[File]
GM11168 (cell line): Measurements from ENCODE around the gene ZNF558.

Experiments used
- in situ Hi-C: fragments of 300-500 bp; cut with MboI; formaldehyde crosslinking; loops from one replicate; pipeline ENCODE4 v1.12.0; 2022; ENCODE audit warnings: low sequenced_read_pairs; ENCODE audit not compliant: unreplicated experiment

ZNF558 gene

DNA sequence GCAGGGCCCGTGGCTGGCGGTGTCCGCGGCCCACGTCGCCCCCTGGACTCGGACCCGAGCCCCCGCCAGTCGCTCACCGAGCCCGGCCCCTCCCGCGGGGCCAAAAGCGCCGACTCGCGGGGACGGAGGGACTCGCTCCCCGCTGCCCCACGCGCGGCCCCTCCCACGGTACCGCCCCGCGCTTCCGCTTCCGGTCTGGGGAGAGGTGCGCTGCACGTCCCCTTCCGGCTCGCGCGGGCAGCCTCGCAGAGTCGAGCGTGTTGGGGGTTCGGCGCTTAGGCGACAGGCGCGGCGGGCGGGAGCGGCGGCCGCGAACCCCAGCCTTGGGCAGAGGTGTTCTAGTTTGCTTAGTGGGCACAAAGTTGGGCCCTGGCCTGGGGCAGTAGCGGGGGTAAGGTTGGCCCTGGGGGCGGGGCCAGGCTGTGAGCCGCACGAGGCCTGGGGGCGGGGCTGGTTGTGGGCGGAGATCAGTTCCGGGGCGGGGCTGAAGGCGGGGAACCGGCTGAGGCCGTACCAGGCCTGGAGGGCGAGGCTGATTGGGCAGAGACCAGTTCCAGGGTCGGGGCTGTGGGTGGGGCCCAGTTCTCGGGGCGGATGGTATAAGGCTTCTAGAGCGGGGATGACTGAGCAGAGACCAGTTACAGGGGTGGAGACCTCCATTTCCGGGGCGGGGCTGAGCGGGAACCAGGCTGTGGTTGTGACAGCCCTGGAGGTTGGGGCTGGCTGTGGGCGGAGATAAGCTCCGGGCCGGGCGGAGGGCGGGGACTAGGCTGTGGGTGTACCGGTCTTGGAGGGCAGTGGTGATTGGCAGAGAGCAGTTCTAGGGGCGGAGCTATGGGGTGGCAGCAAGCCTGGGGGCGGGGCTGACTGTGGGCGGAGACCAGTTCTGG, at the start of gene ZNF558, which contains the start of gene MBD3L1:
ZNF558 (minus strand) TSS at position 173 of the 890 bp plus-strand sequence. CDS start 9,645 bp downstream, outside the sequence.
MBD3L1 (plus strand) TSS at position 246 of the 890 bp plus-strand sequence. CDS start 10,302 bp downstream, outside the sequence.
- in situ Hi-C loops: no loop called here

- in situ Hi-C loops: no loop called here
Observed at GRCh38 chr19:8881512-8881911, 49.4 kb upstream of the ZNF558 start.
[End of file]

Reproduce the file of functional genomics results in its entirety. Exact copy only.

GM11168 (cell line): Measurements from ENCODE around the gene ZNF558.

Experiments used
- in situ Hi-C: fragments of 300-500 bp; cut with MboI; formaldehyde crosslinking; loops from one replicate; pipeline ENCODE4 v1.12.0; 2022; ENCODE audit warnings: low sequenced_read_pairs; ENCODE audit not compliant: unreplicated experiment

ZNF558 gene

DNA sequence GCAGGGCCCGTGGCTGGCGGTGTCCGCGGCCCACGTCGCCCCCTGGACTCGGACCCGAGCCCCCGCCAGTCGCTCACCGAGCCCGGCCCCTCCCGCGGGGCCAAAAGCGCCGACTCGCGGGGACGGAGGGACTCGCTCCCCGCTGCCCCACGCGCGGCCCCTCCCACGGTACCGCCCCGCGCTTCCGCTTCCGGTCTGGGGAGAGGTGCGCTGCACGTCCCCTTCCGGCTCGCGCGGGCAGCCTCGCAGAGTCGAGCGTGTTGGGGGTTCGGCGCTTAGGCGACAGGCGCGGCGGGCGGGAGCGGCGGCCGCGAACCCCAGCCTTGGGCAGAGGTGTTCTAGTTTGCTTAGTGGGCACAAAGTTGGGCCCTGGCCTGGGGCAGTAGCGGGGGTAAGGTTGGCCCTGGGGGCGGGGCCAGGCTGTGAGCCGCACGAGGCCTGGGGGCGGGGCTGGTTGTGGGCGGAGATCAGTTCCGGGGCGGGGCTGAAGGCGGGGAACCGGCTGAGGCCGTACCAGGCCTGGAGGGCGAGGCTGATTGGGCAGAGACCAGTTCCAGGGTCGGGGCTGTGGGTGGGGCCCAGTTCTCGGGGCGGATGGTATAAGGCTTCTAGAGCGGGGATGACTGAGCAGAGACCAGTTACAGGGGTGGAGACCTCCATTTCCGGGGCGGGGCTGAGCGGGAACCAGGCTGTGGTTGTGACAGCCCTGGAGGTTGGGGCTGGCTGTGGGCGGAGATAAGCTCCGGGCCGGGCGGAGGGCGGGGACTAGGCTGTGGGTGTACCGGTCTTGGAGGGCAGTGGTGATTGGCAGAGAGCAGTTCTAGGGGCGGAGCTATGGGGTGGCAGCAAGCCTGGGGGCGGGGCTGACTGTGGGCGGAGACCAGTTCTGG, at the start of gene ZNF558, which contains the start of gene MBD3L1:
ZNF558 (minus strand) TSS at position 173 of the 890 bp plus-strand sequence. CDS start 9,645 bp downstream, outside the sequence.
MBD3L1 (plus strand) TSS at position 246 of the 890 bp plus-strand sequence. CDS start 10,302 bp downstream, outside the sequence.
- in situ Hi-C loops: no loop called here

- in situ Hi-C loops: no loop called here
Observed at GRCh38 chr19:8881512-8881911, 49.4 kb upstream of the ZNF558 start.